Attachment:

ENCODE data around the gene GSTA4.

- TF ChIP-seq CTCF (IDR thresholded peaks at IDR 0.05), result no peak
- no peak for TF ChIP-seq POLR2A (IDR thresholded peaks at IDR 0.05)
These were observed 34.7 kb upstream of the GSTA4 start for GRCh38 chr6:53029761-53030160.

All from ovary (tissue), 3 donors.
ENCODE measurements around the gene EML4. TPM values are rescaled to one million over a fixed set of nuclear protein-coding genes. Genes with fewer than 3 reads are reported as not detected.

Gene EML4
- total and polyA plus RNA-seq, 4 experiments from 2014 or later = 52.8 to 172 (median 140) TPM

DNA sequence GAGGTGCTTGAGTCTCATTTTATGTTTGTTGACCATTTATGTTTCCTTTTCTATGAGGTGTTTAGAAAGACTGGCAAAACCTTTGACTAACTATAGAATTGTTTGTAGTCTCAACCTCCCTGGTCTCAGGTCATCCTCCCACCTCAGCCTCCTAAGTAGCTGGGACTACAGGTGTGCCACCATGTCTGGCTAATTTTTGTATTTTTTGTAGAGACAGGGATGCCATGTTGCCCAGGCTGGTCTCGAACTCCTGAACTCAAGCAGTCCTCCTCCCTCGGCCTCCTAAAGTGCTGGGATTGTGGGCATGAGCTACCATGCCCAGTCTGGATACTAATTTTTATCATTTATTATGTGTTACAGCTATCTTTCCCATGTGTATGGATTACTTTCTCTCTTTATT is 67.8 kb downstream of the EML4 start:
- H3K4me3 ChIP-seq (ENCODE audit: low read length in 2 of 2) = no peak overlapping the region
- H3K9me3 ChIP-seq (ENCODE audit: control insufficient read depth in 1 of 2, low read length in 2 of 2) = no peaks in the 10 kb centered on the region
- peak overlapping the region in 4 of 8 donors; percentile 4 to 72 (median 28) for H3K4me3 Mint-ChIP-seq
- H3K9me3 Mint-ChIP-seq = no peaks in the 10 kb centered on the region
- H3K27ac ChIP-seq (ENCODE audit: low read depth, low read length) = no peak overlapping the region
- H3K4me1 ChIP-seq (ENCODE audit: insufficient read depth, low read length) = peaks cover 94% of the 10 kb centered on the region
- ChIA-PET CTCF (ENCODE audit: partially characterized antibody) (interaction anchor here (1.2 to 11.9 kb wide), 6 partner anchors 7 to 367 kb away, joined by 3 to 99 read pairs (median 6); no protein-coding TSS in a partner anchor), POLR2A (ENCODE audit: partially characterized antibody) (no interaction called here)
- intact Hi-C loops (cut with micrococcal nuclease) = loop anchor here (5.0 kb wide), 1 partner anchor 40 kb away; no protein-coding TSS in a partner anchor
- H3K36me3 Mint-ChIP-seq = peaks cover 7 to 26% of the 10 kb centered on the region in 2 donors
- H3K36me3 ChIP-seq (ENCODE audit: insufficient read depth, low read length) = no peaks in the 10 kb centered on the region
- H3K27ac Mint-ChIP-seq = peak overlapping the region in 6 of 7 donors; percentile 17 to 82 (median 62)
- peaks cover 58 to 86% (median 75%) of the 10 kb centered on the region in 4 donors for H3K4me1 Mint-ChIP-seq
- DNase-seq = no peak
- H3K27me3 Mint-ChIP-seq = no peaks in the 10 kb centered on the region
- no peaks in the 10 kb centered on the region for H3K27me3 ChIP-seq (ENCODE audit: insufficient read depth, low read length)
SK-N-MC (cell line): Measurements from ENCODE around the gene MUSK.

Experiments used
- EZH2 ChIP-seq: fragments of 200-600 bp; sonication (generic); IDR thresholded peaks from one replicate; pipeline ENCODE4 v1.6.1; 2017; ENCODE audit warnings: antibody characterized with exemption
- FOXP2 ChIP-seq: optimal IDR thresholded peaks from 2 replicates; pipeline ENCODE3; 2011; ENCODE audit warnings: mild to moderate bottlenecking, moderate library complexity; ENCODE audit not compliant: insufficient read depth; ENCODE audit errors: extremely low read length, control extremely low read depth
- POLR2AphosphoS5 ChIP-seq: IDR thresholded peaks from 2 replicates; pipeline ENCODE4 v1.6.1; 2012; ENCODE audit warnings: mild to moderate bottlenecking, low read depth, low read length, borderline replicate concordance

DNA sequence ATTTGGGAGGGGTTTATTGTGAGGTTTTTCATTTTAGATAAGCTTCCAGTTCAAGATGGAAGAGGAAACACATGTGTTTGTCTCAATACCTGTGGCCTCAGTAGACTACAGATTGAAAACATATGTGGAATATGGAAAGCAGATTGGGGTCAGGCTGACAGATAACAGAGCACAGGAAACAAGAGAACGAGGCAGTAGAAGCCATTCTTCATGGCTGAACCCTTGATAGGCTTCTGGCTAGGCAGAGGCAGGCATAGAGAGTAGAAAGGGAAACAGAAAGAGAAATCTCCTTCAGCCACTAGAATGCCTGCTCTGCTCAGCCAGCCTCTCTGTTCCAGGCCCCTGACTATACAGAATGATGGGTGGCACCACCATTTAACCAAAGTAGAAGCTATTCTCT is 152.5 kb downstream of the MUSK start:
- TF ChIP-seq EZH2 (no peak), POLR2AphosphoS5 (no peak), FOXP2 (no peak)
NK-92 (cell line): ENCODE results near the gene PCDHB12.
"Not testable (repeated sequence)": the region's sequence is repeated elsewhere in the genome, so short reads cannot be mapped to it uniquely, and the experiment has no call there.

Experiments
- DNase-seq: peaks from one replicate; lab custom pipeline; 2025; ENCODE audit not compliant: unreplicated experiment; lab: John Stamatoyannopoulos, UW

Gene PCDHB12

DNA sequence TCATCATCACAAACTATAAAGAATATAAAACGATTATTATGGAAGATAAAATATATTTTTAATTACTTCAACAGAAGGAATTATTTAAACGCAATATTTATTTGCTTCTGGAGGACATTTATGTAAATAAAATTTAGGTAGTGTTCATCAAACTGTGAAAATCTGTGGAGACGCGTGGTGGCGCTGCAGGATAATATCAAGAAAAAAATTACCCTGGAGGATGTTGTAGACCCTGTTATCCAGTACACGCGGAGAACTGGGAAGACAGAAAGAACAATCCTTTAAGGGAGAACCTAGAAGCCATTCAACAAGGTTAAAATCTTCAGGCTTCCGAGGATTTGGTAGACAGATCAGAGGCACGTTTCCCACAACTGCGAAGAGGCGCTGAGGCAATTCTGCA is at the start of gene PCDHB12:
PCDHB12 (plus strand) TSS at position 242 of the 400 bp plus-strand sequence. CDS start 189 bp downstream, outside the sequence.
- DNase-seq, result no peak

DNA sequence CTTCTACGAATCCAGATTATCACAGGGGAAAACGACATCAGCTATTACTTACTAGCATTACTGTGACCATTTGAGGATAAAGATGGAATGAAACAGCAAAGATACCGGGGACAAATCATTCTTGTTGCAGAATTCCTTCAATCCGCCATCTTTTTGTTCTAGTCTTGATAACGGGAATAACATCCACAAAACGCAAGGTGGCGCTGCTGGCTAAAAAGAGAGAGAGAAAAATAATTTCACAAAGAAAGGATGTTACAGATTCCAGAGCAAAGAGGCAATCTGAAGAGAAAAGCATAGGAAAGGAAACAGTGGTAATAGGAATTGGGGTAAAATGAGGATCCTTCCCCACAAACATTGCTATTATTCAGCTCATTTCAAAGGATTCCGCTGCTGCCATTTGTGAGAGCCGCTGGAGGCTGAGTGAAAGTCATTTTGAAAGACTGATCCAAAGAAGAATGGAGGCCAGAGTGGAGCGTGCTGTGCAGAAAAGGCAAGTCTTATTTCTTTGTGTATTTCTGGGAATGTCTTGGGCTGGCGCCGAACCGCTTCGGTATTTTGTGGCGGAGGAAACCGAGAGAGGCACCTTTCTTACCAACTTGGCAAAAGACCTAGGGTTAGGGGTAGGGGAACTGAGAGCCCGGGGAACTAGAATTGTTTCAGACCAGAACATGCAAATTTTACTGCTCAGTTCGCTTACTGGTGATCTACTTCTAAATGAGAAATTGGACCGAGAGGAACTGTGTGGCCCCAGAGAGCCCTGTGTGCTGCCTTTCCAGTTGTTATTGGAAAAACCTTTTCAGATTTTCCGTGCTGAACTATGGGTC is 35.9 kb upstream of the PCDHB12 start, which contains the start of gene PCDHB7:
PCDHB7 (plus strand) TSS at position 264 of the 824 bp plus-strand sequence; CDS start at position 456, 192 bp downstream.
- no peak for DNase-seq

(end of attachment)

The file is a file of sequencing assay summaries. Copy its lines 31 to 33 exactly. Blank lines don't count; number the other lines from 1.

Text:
- TF ChIP-seq EZH2 (no peak), POLR2AphosphoS5 (no peak), FOXP2 (no peak)
NK-92 (cell line): ENCODE results near the gene PCDHB12.
"Not testable (repeated sequence)": the region's sequence is repeated elsewhere in the genome, so short reads cannot be mapped to it uniquely, and the experiment has no call there.